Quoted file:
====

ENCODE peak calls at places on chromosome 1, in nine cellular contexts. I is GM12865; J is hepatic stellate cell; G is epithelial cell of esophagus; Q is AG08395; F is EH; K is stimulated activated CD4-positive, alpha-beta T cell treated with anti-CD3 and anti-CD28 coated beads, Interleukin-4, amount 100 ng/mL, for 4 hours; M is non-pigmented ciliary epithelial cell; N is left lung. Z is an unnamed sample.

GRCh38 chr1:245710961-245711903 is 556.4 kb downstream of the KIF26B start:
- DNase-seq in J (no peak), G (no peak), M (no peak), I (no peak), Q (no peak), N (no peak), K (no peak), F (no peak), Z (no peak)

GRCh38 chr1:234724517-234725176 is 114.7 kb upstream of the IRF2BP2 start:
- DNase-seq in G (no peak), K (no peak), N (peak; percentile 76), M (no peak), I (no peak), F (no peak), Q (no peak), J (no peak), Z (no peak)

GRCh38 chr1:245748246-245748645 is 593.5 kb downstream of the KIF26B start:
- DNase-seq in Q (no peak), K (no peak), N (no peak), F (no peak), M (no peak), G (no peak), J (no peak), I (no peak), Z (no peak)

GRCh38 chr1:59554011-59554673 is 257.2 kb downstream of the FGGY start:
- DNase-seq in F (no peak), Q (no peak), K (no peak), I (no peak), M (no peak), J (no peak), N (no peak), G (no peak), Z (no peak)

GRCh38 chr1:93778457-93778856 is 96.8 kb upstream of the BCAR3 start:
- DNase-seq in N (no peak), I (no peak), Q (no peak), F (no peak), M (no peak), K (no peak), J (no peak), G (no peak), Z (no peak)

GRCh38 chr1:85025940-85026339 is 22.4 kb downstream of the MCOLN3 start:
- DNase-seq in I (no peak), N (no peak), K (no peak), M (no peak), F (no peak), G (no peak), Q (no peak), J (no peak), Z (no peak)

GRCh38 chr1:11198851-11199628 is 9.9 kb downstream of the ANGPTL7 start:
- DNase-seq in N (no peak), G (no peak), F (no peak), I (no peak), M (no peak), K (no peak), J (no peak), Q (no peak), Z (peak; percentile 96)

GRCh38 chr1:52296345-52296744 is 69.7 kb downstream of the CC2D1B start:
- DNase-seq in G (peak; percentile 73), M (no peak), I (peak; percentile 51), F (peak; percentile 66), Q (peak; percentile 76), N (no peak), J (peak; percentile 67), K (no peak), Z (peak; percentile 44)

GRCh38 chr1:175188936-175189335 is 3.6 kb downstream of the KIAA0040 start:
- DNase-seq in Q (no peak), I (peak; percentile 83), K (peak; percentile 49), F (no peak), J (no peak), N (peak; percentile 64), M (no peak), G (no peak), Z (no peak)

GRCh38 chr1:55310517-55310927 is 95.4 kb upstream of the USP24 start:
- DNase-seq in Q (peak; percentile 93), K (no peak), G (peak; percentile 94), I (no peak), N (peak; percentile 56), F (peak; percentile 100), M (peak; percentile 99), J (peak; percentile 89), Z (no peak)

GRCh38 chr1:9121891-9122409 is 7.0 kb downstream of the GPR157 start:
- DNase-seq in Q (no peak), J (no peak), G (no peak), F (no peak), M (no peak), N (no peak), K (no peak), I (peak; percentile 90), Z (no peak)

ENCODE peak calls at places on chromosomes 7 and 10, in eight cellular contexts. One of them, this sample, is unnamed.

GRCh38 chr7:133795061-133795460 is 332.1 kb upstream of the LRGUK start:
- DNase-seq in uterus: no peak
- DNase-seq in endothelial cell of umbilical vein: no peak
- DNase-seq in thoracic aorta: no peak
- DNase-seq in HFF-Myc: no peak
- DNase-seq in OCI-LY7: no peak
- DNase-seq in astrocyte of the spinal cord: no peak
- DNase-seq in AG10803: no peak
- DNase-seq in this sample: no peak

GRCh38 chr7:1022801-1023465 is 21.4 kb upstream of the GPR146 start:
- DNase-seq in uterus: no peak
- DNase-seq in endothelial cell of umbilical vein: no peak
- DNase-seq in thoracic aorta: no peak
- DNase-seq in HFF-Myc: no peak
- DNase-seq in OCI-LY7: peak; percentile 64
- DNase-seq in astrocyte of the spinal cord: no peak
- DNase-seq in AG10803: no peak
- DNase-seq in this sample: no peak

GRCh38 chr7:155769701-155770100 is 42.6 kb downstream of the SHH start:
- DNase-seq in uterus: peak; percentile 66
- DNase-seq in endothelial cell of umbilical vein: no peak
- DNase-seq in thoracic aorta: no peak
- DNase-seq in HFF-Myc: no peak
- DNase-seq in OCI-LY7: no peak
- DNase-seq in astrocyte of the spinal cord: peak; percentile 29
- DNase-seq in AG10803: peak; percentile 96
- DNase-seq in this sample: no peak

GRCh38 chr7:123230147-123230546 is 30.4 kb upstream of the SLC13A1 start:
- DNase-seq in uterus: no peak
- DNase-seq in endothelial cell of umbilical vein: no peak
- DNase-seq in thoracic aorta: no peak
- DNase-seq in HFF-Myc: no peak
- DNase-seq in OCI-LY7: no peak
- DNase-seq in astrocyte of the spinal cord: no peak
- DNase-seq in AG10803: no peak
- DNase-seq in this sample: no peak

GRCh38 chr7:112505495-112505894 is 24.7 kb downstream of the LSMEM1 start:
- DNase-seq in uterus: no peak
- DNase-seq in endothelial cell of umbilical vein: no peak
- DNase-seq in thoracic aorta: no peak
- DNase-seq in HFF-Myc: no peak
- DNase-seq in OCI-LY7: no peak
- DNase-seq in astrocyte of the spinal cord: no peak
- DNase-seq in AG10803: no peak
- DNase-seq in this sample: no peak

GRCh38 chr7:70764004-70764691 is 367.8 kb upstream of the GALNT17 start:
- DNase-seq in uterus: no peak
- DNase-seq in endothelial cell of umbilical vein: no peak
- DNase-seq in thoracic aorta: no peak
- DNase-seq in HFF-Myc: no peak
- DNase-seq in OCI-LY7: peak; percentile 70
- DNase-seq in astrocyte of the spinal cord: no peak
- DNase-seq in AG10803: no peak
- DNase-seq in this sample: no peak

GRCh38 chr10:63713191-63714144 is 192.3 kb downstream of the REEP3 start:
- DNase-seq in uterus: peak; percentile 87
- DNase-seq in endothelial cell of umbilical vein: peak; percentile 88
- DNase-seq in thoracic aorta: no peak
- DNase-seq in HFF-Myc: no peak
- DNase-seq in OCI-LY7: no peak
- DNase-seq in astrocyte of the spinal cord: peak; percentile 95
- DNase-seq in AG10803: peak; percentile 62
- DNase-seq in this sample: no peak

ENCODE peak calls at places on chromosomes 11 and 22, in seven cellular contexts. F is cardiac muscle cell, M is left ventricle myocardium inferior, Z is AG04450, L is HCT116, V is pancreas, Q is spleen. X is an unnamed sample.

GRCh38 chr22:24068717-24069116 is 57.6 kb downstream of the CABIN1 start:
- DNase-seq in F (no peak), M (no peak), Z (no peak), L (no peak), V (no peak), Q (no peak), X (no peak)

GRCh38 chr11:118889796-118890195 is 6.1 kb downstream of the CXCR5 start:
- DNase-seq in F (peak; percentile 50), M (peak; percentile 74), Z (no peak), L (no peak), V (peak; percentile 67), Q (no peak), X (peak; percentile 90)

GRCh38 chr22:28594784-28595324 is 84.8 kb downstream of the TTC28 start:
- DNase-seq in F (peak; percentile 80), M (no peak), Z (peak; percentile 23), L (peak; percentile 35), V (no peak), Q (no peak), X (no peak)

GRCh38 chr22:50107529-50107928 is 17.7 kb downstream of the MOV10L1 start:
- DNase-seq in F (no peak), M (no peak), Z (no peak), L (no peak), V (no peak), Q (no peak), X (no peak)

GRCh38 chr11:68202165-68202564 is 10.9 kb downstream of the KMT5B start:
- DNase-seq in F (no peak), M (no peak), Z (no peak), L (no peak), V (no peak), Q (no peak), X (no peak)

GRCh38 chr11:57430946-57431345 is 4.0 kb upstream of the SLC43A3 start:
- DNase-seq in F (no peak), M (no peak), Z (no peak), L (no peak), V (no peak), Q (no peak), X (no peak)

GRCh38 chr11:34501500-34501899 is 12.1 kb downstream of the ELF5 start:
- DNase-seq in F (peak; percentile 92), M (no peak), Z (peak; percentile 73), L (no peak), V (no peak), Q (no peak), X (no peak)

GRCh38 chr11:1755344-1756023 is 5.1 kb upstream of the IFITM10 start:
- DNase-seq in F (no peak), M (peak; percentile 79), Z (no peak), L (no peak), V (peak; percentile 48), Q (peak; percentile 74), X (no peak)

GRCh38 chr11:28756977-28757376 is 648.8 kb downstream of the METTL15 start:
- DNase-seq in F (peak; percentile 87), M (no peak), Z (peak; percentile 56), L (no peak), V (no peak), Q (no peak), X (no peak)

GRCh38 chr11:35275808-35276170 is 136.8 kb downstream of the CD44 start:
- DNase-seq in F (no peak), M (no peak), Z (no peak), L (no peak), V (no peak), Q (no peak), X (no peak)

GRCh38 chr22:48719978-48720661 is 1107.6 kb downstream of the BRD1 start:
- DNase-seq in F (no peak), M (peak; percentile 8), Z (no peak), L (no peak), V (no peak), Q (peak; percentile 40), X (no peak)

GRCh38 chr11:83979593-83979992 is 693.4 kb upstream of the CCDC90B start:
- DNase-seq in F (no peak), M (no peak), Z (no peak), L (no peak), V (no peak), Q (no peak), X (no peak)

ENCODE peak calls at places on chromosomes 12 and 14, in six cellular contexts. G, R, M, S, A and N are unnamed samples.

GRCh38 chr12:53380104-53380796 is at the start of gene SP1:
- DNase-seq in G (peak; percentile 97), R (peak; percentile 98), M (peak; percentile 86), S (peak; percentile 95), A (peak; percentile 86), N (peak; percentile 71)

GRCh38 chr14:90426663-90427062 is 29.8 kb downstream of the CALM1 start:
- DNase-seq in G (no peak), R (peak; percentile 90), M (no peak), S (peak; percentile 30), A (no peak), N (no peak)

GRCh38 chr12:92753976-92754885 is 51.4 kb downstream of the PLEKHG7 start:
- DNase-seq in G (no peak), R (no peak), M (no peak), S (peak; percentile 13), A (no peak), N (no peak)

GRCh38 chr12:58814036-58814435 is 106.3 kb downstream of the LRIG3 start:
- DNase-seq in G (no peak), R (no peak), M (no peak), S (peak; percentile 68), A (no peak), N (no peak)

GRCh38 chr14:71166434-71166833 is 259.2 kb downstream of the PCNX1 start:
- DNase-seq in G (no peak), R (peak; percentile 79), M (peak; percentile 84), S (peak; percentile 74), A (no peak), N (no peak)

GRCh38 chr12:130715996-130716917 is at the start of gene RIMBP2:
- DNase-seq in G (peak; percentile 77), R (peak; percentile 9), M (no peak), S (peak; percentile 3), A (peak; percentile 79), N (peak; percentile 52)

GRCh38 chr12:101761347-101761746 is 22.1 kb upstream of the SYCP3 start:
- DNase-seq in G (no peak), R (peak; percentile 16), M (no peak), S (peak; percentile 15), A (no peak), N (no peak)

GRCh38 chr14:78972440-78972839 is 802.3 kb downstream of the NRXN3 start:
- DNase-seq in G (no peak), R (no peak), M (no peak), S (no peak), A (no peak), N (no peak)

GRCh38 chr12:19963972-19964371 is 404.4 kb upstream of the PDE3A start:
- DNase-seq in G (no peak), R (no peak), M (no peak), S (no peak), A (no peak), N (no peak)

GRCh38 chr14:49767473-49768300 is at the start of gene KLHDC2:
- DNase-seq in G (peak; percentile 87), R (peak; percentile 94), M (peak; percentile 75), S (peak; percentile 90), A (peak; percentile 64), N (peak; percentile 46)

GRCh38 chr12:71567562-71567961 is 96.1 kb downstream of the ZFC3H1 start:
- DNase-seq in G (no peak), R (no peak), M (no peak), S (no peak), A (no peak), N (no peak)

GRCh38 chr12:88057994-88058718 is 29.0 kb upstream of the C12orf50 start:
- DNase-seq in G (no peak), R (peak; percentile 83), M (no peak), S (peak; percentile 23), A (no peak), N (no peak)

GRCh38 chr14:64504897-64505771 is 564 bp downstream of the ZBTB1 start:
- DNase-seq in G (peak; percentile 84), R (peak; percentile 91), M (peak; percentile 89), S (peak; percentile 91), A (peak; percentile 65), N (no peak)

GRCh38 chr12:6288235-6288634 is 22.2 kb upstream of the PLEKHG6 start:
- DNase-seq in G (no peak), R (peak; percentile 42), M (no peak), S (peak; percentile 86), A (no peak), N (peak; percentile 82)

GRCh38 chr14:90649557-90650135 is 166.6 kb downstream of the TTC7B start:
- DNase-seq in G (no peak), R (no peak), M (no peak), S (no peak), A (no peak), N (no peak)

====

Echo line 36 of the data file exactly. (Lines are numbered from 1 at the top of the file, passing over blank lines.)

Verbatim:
- DNase-seq in endothelial cell of umbilical vein: no peak